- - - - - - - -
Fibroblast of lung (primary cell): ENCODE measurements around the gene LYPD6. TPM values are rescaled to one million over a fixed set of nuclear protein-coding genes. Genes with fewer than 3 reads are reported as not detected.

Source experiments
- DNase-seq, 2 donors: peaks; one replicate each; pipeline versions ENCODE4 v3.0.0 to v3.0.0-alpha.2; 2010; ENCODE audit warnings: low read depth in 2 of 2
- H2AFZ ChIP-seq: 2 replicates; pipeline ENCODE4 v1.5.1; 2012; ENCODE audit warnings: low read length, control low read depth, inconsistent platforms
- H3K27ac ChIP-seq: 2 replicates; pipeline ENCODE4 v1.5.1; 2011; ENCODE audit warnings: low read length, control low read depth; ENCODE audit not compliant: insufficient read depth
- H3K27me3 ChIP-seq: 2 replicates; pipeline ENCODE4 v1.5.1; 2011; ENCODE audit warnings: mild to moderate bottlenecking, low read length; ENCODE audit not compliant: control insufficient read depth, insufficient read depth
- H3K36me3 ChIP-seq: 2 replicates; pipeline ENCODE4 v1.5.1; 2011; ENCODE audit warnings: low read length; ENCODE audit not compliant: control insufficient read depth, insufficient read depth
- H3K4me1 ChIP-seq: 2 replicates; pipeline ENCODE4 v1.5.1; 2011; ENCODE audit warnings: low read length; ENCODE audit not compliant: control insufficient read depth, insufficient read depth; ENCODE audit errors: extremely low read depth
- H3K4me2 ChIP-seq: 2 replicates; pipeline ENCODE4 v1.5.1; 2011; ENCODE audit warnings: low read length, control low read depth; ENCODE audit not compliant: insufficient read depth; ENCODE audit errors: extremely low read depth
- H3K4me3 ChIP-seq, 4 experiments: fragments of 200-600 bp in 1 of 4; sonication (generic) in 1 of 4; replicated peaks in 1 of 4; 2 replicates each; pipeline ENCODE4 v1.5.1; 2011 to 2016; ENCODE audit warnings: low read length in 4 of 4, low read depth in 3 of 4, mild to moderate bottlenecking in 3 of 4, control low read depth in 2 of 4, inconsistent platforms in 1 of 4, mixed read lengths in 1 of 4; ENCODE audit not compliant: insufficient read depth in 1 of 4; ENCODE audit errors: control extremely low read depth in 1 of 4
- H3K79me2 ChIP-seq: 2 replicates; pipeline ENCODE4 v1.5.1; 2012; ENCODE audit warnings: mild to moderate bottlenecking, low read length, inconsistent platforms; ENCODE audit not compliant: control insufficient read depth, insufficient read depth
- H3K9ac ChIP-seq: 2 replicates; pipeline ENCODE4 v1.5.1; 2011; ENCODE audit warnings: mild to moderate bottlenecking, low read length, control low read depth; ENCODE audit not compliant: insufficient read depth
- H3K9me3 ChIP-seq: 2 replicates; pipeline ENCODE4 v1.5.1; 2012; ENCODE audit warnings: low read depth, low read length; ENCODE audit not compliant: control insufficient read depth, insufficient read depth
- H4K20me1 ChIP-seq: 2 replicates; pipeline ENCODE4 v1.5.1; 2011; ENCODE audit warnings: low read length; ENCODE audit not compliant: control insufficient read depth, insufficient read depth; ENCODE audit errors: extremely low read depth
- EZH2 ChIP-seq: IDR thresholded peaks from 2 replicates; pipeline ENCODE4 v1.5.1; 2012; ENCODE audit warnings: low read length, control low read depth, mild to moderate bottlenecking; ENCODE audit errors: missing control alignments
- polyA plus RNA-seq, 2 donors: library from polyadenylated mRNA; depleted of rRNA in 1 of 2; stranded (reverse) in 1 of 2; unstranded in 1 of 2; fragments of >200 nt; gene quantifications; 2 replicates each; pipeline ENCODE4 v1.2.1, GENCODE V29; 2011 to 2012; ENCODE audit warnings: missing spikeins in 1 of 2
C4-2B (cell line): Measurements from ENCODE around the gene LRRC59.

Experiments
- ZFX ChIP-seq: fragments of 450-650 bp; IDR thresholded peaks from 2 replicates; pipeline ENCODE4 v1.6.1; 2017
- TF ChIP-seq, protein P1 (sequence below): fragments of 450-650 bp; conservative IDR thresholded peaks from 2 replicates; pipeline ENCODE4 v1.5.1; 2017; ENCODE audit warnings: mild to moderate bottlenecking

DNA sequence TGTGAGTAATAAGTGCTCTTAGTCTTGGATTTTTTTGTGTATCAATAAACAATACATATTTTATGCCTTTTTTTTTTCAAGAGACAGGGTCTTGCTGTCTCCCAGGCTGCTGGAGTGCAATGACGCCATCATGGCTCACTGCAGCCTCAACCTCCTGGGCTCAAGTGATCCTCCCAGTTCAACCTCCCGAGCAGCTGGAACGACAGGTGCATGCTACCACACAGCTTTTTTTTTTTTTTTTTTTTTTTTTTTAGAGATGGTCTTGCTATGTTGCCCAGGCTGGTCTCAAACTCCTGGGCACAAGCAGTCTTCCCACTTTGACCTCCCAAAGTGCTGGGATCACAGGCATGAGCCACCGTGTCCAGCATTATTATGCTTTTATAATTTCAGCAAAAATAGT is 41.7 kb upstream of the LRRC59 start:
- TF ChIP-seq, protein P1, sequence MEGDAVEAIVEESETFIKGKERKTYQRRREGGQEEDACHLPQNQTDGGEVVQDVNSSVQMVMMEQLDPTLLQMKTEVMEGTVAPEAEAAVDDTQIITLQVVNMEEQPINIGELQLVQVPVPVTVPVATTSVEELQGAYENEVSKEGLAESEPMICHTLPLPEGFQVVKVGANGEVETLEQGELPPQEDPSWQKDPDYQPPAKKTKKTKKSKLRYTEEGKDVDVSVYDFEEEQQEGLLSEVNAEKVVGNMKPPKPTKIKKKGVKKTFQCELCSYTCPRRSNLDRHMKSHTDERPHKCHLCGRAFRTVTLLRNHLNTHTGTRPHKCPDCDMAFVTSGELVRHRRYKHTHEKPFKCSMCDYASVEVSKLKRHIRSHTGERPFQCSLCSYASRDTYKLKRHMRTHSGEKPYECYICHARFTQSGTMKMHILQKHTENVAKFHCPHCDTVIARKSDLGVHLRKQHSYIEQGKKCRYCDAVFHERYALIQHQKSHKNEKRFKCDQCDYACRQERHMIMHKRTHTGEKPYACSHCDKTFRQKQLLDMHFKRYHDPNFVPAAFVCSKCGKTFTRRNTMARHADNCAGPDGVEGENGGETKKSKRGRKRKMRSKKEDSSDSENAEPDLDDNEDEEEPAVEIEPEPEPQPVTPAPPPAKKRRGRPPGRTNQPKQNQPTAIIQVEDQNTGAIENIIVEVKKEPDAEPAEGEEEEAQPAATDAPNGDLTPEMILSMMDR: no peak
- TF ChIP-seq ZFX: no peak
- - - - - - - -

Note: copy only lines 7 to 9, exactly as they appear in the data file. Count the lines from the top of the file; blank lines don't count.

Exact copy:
- H3K36me3 ChIP-seq: 2 replicates; pipeline ENCODE4 v1.5.1; 2011; ENCODE audit warnings: low read length; ENCODE audit not compliant: control insufficient read depth, insufficient read depth
- H3K4me1 ChIP-seq: 2 replicates; pipeline ENCODE4 v1.5.1; 2011; ENCODE audit warnings: low read length; ENCODE audit not compliant: control insufficient read depth, insufficient read depth; ENCODE audit errors: extremely low read depth
- H3K4me2 ChIP-seq: 2 replicates; pipeline ENCODE4 v1.5.1; 2011; ENCODE audit warnings: low read length, control low read depth; ENCODE audit not compliant: insufficient read depth; ENCODE audit errors: extremely low read depth